Speaking at a brief news conference in the Hague, President Obama said he's more worried about a nuke being detonated in Manhattan than he is about Russia:
"With respect to Mr. Romney's assertion that Russia is our number one geopolitical foe, the truth of the matter is that America has a whole lot of challenges," said the president.
"Russia is a regional power that is threatening some of its immediate neigbors, not out of strength, but out weakness.
"Ukraine has been a country in which Russia had enormous influence for decades, since the breakup of the Soviet Union. And we have considerable influence on our neighbors. We generally don’t need to invade them in order to have a strong, cooperative relationship with them. The fact that Russia felt compelled to go in militarily and lay bare these violations of international law indicates less influence, not more.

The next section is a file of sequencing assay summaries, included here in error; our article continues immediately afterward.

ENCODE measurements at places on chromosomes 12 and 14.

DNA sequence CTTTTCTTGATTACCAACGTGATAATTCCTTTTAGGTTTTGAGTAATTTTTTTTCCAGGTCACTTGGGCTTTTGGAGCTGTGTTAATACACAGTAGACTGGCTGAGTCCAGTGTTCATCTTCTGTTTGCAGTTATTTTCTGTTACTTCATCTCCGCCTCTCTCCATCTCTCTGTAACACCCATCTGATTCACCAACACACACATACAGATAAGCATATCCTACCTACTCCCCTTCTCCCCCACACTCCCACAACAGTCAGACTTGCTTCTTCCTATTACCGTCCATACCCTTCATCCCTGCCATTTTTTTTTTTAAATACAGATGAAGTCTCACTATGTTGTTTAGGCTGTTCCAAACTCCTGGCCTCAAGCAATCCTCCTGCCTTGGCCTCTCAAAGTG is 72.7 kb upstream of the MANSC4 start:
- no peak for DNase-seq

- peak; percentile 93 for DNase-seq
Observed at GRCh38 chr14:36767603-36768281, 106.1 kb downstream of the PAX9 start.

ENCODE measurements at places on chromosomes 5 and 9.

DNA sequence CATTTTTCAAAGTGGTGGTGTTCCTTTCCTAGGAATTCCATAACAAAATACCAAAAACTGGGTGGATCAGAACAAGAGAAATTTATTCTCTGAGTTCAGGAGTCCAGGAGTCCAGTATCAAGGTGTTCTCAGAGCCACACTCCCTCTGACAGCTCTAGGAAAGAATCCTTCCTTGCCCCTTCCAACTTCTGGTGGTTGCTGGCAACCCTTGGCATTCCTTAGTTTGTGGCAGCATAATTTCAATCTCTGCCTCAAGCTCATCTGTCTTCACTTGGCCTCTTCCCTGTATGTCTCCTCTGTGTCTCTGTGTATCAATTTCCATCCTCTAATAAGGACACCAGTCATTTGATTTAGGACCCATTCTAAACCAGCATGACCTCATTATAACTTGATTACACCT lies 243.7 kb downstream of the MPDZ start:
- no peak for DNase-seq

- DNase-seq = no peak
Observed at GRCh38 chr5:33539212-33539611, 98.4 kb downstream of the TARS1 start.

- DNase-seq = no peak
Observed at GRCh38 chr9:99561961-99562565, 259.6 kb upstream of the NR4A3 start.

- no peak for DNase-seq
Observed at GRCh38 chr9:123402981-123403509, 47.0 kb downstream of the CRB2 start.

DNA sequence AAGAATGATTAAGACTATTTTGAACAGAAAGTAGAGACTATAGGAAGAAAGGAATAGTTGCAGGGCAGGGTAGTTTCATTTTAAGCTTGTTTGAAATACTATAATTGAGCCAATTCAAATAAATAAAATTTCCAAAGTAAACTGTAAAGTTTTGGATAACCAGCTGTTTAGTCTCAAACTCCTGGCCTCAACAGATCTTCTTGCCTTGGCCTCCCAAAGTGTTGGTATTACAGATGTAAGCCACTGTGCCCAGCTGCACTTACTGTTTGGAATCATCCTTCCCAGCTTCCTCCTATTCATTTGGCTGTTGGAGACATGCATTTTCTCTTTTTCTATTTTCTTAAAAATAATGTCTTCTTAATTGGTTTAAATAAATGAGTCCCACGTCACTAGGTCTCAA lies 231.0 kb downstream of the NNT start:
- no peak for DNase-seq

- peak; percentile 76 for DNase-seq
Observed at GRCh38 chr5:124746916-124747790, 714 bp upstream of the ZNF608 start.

"So my response then continues to be what I believe today, which is: Russia's actions are a problem. They don't pose the number one national security threat to the United States. I continue to be much more concerned when it comes to our security with the prospect of a nuclear weapon going off in Manhattan," said Obama.
Daniel Halper is online editor of The Weekly Standard and author of the forthcoming book Clinton, Inc.: The Audacious Rebuilding of a Political Machine.